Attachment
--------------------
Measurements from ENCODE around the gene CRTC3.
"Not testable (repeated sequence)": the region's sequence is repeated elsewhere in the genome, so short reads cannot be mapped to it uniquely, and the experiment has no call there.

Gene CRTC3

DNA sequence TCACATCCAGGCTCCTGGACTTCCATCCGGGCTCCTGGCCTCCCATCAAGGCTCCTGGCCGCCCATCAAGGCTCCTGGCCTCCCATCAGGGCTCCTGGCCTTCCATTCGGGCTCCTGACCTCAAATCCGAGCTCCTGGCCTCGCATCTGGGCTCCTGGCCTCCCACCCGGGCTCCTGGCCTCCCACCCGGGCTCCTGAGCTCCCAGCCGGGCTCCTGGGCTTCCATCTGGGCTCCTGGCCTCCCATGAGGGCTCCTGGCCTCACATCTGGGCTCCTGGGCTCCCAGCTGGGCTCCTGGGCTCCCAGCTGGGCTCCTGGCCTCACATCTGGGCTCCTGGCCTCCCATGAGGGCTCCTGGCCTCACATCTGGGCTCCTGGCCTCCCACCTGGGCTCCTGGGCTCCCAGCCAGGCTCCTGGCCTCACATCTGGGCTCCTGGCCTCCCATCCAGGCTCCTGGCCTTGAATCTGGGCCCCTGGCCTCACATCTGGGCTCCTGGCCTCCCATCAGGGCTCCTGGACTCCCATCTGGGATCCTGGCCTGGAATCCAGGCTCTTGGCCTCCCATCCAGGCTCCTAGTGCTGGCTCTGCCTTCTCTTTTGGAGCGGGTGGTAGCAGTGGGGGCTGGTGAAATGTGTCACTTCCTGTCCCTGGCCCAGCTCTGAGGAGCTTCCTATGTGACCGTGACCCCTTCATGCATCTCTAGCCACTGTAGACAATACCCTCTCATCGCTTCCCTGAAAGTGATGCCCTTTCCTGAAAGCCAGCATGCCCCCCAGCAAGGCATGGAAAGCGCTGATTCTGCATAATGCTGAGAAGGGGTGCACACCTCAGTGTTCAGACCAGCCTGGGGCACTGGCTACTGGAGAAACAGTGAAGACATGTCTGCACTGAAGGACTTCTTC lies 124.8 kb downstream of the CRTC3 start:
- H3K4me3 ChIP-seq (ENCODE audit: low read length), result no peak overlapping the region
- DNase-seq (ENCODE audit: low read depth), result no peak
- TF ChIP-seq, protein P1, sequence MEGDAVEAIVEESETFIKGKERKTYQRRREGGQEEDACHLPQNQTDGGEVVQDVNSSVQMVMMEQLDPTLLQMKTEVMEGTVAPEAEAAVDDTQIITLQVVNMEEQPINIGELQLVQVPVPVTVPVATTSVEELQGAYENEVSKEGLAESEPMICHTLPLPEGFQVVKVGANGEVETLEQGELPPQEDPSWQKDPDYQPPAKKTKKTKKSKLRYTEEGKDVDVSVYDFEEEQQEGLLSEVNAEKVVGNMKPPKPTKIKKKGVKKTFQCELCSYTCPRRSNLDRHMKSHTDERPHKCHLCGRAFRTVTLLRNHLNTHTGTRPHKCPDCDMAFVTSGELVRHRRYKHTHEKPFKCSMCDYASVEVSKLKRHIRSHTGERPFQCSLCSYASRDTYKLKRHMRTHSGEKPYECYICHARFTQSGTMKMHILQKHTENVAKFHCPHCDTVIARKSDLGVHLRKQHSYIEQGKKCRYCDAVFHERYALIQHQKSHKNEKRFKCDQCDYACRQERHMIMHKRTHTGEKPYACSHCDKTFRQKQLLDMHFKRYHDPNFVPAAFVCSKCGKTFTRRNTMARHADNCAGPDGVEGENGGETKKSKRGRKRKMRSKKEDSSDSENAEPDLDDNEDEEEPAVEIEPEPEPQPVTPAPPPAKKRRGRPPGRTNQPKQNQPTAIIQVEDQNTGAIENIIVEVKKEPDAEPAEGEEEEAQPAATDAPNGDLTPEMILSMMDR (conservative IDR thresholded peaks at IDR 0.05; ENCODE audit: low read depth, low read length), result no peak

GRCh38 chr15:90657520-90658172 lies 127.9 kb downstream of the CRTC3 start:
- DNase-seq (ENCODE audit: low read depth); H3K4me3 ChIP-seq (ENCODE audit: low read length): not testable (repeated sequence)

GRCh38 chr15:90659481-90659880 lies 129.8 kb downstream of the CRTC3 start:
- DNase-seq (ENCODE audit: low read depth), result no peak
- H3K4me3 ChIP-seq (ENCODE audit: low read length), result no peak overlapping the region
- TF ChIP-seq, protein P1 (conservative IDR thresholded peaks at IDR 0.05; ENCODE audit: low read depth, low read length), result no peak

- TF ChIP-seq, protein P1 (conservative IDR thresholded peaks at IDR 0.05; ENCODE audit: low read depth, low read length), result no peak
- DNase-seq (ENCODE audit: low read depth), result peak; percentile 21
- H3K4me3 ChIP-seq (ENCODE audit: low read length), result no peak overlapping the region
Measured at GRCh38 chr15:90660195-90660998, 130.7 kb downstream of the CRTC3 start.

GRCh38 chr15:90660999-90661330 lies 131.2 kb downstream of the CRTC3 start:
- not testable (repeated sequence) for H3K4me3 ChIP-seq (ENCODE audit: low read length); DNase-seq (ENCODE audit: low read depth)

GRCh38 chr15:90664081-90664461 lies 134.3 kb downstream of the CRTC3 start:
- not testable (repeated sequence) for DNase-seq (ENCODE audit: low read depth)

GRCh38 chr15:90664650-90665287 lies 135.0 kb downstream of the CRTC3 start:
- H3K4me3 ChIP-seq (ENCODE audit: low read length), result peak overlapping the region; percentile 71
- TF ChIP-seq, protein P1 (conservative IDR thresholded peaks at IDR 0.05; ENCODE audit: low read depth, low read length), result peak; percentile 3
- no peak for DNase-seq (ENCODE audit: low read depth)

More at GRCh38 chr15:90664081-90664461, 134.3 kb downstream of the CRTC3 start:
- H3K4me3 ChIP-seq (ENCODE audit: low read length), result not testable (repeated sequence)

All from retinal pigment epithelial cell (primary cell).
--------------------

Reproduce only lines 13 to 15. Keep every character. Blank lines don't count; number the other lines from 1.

- TF ChIP-seq, protein P1 (conservative IDR thresholded peaks at IDR 0.05; ENCODE audit: low read depth, low read length), result no peak

- TF ChIP-seq, protein P1 (conservative IDR thresholded peaks at IDR 0.05; ENCODE audit: low read depth, low read length), result no peak
- DNase-seq (ENCODE audit: low read depth), result peak; percentile 21